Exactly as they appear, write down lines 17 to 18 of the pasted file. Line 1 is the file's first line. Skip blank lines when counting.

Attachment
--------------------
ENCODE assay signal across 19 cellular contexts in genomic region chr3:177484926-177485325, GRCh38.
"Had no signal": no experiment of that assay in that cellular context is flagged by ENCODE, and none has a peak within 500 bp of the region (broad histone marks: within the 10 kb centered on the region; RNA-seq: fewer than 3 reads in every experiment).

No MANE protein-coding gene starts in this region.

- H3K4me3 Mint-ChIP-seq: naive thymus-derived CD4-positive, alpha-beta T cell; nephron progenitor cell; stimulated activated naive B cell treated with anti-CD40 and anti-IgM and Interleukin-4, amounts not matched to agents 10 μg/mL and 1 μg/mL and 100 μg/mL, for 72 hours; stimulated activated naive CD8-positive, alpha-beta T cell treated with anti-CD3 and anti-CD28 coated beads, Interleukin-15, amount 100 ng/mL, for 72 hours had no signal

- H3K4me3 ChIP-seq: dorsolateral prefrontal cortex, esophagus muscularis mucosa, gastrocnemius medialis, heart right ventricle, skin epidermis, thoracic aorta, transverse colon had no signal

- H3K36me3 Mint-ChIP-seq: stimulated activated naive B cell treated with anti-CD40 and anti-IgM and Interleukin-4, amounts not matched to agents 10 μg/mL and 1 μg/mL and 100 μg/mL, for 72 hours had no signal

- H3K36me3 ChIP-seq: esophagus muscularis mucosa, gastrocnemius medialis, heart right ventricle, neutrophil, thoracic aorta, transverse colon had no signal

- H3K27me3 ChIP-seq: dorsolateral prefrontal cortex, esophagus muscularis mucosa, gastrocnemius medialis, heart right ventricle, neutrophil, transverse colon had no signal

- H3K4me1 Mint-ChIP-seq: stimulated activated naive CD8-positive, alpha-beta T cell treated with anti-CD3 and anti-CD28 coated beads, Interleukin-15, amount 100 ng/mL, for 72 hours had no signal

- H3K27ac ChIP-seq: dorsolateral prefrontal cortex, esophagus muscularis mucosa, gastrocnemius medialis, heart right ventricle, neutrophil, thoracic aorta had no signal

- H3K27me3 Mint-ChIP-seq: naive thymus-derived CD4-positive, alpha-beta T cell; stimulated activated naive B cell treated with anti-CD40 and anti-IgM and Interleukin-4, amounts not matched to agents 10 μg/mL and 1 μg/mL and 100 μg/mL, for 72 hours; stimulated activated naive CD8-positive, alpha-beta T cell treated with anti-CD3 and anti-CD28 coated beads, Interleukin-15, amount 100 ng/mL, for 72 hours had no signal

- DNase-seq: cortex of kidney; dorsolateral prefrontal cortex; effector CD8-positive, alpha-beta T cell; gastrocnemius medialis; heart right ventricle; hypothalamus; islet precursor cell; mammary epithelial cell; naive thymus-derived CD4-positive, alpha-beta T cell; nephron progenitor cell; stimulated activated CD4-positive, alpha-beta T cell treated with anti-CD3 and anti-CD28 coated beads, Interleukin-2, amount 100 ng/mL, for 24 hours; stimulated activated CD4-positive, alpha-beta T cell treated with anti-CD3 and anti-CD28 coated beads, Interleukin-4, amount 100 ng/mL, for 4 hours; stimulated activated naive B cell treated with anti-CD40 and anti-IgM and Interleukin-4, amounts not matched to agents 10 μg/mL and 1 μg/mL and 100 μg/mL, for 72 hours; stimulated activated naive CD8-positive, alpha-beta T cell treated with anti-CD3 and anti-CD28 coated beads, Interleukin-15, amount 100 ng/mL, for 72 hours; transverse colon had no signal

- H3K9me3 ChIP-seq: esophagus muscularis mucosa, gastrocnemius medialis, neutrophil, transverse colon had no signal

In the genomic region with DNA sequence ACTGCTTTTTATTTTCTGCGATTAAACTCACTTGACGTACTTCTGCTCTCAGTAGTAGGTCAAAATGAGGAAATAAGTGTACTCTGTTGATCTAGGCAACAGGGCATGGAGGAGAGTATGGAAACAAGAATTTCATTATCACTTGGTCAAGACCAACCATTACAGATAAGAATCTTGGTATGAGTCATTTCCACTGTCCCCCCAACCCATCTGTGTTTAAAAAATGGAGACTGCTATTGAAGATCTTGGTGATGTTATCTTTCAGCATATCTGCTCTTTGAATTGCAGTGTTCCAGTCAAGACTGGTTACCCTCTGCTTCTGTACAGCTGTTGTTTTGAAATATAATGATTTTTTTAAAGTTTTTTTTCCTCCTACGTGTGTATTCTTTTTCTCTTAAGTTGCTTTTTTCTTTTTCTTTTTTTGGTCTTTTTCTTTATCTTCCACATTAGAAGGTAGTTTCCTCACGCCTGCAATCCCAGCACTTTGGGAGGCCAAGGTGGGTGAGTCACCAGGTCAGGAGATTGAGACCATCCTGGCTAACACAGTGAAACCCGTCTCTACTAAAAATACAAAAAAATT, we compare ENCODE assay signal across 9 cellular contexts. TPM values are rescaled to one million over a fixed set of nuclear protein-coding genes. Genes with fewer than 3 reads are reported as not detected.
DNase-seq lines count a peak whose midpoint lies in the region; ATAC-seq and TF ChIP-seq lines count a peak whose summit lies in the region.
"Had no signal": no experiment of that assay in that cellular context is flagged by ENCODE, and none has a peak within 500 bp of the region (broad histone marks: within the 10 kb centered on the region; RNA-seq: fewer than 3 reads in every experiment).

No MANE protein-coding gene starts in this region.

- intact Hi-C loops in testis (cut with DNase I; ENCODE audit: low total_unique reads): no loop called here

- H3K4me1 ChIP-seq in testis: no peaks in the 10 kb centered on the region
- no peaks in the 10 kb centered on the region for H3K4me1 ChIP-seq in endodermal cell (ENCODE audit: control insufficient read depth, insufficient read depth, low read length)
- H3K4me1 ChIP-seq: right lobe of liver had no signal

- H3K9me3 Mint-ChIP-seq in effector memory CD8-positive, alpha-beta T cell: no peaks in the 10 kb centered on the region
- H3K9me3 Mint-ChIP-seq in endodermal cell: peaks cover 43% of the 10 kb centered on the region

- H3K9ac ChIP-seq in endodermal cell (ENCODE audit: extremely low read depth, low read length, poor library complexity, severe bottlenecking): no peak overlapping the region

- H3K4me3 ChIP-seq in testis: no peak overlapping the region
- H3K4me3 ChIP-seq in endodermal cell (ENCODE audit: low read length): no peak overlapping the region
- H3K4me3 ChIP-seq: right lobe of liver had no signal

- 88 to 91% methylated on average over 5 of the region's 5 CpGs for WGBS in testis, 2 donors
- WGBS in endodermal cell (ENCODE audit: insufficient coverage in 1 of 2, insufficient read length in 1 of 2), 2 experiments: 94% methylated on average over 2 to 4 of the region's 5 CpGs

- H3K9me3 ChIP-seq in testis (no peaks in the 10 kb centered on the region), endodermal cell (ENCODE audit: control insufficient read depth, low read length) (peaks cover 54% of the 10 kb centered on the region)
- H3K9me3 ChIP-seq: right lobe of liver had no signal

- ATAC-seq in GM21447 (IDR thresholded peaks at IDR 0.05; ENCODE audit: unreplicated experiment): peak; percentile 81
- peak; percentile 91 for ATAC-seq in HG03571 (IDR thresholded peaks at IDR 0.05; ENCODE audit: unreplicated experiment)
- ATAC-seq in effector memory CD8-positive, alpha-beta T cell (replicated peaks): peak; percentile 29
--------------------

No MANE protein-coding gene starts in this region.

- intact Hi-C loops in testis (cut with DNase I; ENCODE audit: low total_unique reads): no loop called here